The present invention is in particular applicable to power supplies for integrated logic circuits and more in particular to I2 L circuits. The device can frequently be integrated on the same monolithic semiconductor chip as the circuit to be energized which it protects.

Furthermore, it will also be evident that this device, which has been developed to overcome the effects of current failures, may alternatively be used in the case of exhausted accumulators or batteries.

The following description with reference to the accompanying drawings, given by way of non-limitative example, will enable the invention to be more fully understood.

BRIEF DESCRIPTION OF THE DRAWINGS

FIG. 1 is a circuit diagram of the invention.

FIG. 2 represents the decrease, as a function of time, of the voltage Vc across the capacitor in the absence (curve 2a) and the presence (curve 2b) of the device in accordance with the invention if the current source powering the device to be energized has ideal characteristics.

FIG. 3 represents the decrease, as a function of time, of the voltage Vc across the capacitor in the absence (curve 3a) and the presence (curve 3b) of the device in accordance with the invention if said current source is an approximately ideal source constituted by resistors in series with a supply voltage.

FIG. 4 is a diagram of a preferred embodiment of a device in accordance with the invention.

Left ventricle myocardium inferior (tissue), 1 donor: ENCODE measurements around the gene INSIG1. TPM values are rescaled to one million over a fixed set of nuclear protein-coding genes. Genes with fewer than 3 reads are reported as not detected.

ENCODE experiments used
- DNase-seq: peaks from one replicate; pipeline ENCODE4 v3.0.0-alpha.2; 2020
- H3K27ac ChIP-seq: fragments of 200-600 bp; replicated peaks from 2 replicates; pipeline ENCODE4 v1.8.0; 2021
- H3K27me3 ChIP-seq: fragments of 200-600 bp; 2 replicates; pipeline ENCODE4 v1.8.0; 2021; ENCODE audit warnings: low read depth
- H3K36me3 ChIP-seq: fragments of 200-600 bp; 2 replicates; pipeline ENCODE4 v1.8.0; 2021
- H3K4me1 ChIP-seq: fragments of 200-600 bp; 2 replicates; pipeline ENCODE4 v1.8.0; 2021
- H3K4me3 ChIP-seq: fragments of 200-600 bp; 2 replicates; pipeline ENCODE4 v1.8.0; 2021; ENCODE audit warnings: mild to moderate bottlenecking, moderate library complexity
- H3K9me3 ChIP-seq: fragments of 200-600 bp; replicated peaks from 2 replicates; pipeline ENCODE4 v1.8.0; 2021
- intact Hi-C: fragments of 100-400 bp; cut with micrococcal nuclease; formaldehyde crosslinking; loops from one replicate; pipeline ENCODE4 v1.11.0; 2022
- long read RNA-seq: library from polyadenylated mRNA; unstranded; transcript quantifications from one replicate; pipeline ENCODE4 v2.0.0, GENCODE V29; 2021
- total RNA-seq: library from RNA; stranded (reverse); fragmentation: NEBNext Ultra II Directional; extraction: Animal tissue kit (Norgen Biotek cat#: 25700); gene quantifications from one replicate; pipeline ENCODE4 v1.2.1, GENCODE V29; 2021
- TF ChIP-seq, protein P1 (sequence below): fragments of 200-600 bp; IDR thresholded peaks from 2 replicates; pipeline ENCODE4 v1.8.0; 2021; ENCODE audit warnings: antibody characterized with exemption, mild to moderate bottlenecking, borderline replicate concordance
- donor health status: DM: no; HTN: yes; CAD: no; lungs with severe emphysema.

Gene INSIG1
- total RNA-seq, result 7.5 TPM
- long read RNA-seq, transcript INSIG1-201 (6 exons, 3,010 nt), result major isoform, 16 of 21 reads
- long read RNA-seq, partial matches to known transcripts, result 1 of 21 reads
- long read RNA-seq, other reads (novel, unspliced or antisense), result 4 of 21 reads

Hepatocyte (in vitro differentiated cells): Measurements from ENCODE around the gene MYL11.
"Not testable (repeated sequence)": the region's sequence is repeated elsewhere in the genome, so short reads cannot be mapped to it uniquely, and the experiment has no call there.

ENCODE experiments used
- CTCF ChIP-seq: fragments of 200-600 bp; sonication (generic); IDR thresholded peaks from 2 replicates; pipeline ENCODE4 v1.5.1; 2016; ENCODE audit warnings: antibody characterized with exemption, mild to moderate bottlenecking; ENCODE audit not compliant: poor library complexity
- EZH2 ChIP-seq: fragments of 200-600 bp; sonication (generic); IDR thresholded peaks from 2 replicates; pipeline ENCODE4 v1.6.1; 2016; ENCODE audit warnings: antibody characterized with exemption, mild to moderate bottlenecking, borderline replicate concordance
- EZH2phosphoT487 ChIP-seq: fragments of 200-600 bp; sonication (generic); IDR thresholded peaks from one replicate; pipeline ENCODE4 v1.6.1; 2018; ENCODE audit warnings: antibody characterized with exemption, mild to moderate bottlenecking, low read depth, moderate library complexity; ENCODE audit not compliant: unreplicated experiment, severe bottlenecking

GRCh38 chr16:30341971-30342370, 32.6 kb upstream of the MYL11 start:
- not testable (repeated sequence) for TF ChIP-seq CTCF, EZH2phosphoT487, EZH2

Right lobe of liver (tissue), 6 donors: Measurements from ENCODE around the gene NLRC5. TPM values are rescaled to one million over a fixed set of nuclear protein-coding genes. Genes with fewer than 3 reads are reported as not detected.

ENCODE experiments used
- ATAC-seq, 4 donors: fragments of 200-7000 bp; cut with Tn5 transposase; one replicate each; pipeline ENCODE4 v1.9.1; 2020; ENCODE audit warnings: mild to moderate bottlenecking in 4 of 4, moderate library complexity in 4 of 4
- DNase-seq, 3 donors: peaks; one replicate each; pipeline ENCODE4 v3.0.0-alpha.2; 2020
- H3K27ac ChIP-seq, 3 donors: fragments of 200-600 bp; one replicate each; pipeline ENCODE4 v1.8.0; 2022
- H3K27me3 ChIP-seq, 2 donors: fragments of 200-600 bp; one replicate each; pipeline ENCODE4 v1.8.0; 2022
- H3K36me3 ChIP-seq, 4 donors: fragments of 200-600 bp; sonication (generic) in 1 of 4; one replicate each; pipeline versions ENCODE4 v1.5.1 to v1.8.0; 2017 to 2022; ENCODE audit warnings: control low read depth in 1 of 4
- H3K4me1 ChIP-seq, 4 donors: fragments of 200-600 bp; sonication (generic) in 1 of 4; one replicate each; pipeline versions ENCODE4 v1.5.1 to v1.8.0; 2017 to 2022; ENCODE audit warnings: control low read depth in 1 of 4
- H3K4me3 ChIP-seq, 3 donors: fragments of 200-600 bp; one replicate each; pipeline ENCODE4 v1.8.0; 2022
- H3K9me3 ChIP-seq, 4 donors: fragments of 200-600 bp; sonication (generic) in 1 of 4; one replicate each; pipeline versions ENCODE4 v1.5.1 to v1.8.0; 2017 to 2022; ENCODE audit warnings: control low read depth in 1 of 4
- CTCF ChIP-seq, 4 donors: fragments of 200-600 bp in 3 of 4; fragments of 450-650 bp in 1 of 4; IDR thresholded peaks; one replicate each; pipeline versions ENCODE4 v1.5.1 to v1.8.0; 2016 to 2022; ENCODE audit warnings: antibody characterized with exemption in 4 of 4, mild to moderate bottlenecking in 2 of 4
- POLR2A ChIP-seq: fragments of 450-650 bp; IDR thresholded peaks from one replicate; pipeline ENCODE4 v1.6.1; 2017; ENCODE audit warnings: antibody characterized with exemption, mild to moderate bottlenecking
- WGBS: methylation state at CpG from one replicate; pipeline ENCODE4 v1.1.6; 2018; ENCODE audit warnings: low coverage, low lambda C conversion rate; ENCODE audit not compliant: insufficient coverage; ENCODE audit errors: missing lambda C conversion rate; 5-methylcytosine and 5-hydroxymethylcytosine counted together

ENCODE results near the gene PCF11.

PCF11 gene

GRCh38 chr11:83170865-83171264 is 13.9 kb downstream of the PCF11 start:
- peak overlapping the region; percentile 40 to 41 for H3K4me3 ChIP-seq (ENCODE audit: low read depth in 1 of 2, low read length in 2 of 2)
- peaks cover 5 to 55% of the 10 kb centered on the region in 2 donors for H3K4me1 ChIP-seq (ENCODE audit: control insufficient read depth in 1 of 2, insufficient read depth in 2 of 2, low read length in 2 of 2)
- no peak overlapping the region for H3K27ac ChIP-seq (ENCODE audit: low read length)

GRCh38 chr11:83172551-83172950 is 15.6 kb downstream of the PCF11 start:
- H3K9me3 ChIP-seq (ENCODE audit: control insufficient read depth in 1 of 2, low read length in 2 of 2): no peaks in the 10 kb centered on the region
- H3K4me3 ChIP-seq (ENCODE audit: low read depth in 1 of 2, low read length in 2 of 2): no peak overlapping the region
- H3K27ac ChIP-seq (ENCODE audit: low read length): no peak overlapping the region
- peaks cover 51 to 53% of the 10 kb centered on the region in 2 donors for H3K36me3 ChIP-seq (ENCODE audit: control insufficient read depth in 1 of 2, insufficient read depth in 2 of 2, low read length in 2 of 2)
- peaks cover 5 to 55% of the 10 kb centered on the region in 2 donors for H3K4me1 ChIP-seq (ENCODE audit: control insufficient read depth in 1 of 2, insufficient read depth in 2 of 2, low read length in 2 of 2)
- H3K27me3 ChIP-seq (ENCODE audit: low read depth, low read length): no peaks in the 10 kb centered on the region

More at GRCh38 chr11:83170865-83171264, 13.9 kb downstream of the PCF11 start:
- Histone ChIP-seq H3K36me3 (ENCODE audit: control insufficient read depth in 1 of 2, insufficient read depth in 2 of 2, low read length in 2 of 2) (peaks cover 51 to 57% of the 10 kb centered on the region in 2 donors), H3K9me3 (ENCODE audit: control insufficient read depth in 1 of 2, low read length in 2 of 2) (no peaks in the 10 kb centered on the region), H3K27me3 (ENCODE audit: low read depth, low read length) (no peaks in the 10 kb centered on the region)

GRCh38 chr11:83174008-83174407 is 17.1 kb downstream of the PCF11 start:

FIG. 5 is a diagram of that part of the device in accordance with the invention which is a modification to the preferred embodiment of the invention.

DESCRIPTION OF THE PREFERRED EMBODIMENTS

In FIG. 1 the reference numeral 1 represents the circuit to be powered and to be protected included between the output terminal 1a and 1b of the device 2 in accordance with the invention. 7a and 7b represent the first and the second input for the supply voltage Ve, which inputs also constitute the output terminals of the actual power supply, not shown. 3 represents the output capacitor of said power supply in parallel with said input 7a and 7b. 4 represents the programmable current source powering the circuit to be protected and 5 the threshold voltage detector which at 6 cooperates with said current source 4.

Said detector may control the change-over of the programmable current source from a first high (normal) current level to a second lower (reduced) current level and vice versa.

These change-overs are obtained by changing the circuit arrangement of the programmable current source 4, by switching resistors which form part of the current source, into or out of circuit with the aid of a set of switches, said resistors being referred to hereinafter by the term "internal resistance" of the current source.